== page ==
• Make sure the person is protected from hurting him or herself by putting harmful objects out or reach or sight.
  • Keep a log to see what causes anger and aggression and consult this to avoid future troubles.

WHAT CAN YOU DO IF YOU FEEL YOU MAY BE HARMED?

  • Ask others to leave the room or situation as more people could increase the aggression.
  • Maintain your normal tone of voice.
  • Stand out of reach.
  • Leave the scene to prevent injury.
  • Call for help from neighbors, family members, or friends.  Talk with the healthcare provider who may recommend medications or other treatments and follow up on any big change in behavior.
  • Dial 911 as a last resort.  Carefully explain you are dealing with a loved one with a health related behavior and memory problem.  Remember, an unfamiliar person, wearing a uniform, can appear threatening.
  • Once the incident has passed, do not remind the person of what happened.

The following are some websites to provide you with more information about anger and aggression.

AlzOnline: Caregiver Compass Reading Room: Caregiving challenges, Difficult behavior. http://alzonline.phhp.ufl.edu/en/topics

Helpguide. Alzheimer’s behavior management: Learn to manage  Common behavior problems. http://www.helpguide.org/elder/alzheimers_behavior_problems.htm


References:

Boyd, M. (2002). Psychiatric nursing: Contemporary practice (2nd edition). Philadelphia, PA: Lippincott.

Burnham, H., & Hogervorst, E. (2004). Recognition of facial expressions of emotional by patients with dementia of the Alzheimer type.  Dementia and Geriatric Cognitive Disorders           18(1), 75-79.

Ignatavicius, D., & Workman, M. (2006).  Medical-surgical nursing:Critical thinking for collaborative care (5th edition).  St.Louis, MO: Elsevier Saunders.

Lewis, S., Heitkemper, M., & Dirksen, S. (2004). Medical-surgical nursing: Assessment and management of clinical problems (6th edition).  St. Louis, MO: Mosby.

Mace, N., & Rabins, P. (2006). The 36-hour day: A family guide to caring for people with Alzheimer disease, other dementias, and memory loss in later life (4th edition).  Baltimore, MD: The Johns Hopkins University Press.

Potkins, D., Myint, P., Bannister, C., Tadros, G., Chithramohan, R. Swann, A. et al. (2003) Language impairement in dementia: Impact on symptoms and care needs in residendial homes. International Journal of Geriatric Psychiatry, 18(11), 1002-1006.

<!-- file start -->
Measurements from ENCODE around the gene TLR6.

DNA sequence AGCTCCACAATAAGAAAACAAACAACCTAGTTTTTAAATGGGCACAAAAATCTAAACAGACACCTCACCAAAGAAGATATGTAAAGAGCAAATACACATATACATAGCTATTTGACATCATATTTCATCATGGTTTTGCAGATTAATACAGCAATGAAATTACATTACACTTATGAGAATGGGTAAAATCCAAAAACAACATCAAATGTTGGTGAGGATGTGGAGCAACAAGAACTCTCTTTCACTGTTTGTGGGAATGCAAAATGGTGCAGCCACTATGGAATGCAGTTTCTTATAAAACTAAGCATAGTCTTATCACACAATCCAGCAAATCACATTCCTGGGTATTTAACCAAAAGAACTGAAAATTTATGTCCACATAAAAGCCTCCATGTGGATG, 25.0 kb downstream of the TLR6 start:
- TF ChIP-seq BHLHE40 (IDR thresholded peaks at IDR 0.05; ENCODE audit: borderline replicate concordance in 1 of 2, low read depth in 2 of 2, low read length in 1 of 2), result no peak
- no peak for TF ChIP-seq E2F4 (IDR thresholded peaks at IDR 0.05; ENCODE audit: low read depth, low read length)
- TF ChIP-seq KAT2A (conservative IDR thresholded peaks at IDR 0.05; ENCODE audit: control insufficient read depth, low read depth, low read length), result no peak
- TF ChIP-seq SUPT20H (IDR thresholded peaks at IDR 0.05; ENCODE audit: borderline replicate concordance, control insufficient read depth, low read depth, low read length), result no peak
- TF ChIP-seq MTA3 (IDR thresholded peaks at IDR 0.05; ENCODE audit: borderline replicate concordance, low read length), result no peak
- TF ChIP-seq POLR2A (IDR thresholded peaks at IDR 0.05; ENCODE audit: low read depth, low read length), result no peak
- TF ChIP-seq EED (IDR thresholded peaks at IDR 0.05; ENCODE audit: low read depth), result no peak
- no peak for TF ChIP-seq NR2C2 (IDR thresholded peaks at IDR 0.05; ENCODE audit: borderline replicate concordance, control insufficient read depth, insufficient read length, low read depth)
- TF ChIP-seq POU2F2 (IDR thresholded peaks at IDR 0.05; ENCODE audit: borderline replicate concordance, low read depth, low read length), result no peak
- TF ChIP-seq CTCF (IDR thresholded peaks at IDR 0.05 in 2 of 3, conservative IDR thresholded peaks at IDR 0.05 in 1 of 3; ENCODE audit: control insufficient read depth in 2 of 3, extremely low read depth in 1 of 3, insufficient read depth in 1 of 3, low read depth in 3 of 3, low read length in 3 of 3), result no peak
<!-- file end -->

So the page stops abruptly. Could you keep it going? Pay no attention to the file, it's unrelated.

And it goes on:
Robinson, A., Spencer, B., & White, L. (2007). Understanding  difficult  behaviors: Some practical suggestions for coping with         Alzheimer’s disease and related illnesses. Ypsilanti, MI: Eastern         Michigan University.

Romano, Donna M. (2004). Making the paradigm shift: Enhancing           communication for clients with Alzheimer’s disease using a client-centered approach.  Journal of the American Psychiatric Nurses Association 10(2), 81-85.


 

Developed in 2008 by Carol Ware Duff, RN at the University of Toledo for the Caregiver Consultation Center.        


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Posted by on May 18 2009, With 0 Reads, Filed under Health. You can follow any responses to this entry through the RSS 2.0. Both comments and pings are currently closed.
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3 Comments for “CAREGIVER SERIES: DEMENTIA/ALZHEIMERS – ANGER AND AGGRESSION”

  1. Thank you for this informative article. My mother is in a nursing home suffering from advanced dementia and we have experienced many of these things.

    My daughter is on the autism spectrum and we have also experienced many of these same things with her and have found many of the techniques you recommend to be helpful with autism. There are many similarities.

    I have a music outreach to people in both of these communities and have found music to be very helpful to all involved.

    Chris

    http://www.chris-hartzog.com

  2. This is an excellent article. It explains a lot. Thanks so much for this post!!

  3. my father was diagnosed in 81 or 82. he didn’t “pass” until 99. it can really be a struggle. i needed this 25 years ago. my dad’s personal physician actually told me that my dad “would die a happy idiot”. he wasn’t far off, really. good job, carol.